After my hatchet job of skinning the fish, the recipe was quick and easy to follow. A minor flaw is that Jensen doesn’t explain whether to strain the spring onion from the oil for the – you guessed it – spring onion oil. I did. I figured it wouldn’t make too much difference either way.

The leatherjackets were perfectly cooked after 15 minutes in the oven. The firm white flesh was subtly infused with the Vietnamese flavours that were a big drawcard when deciding whether or not to cook this dish. We enjoyed it so much we could have sucked the bones (which we picked bare). Which brings me to my second mistake: not buying the extra leatherjacket i had my eye on!

The verdict.

One of the best things about this dish – besides the easy recipe, wonderful flavours, and the satisfaction that followed stepping beyond a comfort zone – was the price. The leatherjackets cost $3.95! Although they were smaller in size than Jensen suggested. All up, the dish cost about $7 (the lemongrass came free from the garden). We hit the leatherjacket jackpot. Love your work, Jensen!

Readers may also like:

Sustainable Seafood: A load of old codswallop?

Fish on ice

Fish on ice (iStockphoto)

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5 Comments

Filed under Sustainable Seafood Challenge

5 responses to “Leatherjacket jackpot

  1. Hi ,Rach I really enjoyed reading yours and Mark Jensens article/recipe on the oven roasted leatherjacket with lemongrass.Leatherjacket has always been one of my favorite eating fish.You make the recipe so tempting and mouth watering and relativly simple to prepare that we have already made plans to visit our local fish markett to purchase some leatherjackets. Will let you know how we go with it. Regards BOB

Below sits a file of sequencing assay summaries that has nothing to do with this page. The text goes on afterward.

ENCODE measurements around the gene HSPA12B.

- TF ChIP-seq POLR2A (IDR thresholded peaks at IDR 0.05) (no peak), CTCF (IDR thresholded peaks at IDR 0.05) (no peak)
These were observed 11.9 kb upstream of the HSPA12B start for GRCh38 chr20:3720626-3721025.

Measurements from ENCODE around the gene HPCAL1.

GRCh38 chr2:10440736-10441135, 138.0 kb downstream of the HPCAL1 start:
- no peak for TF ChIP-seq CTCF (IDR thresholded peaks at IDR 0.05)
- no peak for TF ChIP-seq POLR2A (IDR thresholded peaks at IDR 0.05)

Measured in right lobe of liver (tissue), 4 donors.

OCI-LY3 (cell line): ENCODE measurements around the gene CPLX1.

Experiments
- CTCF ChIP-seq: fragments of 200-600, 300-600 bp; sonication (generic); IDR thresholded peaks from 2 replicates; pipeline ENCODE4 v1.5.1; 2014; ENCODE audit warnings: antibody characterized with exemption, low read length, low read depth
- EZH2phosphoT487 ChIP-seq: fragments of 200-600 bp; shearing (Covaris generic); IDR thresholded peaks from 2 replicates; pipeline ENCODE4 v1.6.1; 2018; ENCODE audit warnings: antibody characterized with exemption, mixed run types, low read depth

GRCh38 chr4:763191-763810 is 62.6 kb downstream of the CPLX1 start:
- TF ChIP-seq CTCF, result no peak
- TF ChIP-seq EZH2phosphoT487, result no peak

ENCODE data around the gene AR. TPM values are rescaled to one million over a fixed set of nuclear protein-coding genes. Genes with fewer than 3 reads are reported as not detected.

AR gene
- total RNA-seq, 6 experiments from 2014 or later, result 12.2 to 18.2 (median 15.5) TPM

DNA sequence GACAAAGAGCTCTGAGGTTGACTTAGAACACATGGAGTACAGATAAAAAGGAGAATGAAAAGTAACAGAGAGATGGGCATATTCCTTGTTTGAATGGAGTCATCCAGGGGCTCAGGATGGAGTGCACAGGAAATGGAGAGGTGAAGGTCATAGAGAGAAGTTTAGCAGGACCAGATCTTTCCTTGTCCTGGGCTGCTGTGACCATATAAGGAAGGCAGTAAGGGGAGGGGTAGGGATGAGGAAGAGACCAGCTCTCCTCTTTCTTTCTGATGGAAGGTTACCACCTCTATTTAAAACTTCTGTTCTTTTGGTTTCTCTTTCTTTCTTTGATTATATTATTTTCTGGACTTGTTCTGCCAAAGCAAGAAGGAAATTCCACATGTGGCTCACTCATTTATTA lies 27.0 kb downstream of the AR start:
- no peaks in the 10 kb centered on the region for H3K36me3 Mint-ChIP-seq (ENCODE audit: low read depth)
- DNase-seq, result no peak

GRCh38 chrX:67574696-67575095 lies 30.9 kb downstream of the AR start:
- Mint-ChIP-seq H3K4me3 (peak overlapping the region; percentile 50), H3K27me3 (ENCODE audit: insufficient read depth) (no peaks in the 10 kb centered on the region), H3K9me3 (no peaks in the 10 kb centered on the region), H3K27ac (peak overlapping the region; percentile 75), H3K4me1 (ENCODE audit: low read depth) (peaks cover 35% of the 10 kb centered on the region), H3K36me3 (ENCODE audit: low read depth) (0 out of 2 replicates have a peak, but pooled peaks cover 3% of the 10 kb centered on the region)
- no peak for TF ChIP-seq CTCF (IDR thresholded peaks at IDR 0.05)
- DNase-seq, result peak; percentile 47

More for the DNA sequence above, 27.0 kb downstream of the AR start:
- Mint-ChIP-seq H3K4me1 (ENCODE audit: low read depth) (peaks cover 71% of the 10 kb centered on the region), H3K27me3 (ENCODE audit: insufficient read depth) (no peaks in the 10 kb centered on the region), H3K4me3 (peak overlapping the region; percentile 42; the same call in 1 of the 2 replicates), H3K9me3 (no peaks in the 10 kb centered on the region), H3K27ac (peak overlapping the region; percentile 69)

• Hi Bob,
      Thanks for reading The Food Sage. Mark Jensen’s recipe certainly is lovely – Mitch really enjoyed it and i thought it would be a challenge getting that one past him, as he’s not really into fish! I love the fact that leatherjackets are so cheap, too. It made the experience so much more pleasurable! Hope you enjoy the dish as much as we did. Let us know how you go.

  2. Well ive just come back in after taking my daughter out on the boat for a fish ( she is 2 1/2 so her friend dora the explorer came too ) :) but ended up with 7 leather jackets and was wondering what / how to cook them ! looks like ill give this a go as i have all the ingreidents and herbs in the garden … ill be back with verdict
    Adam – esperance WA

    • Let me know how it went. I love this recipe and, to be honest, had forgotten all about it until i received your message. Will have to go get me some leatherjackets at the weekend.

  3. Elly

    Leather jackets are amazing! Delicious and so cheap!! Why does no one know about them? I also cook them in a tomato sauce with vongole and spaghetti. I believe the white ‘skin’ is an inner, edible skin that you don’t need to bother removing, and there is an outer dark leathery skin that gets removed by the fishmonger. Enjoyed your blog post, thanks.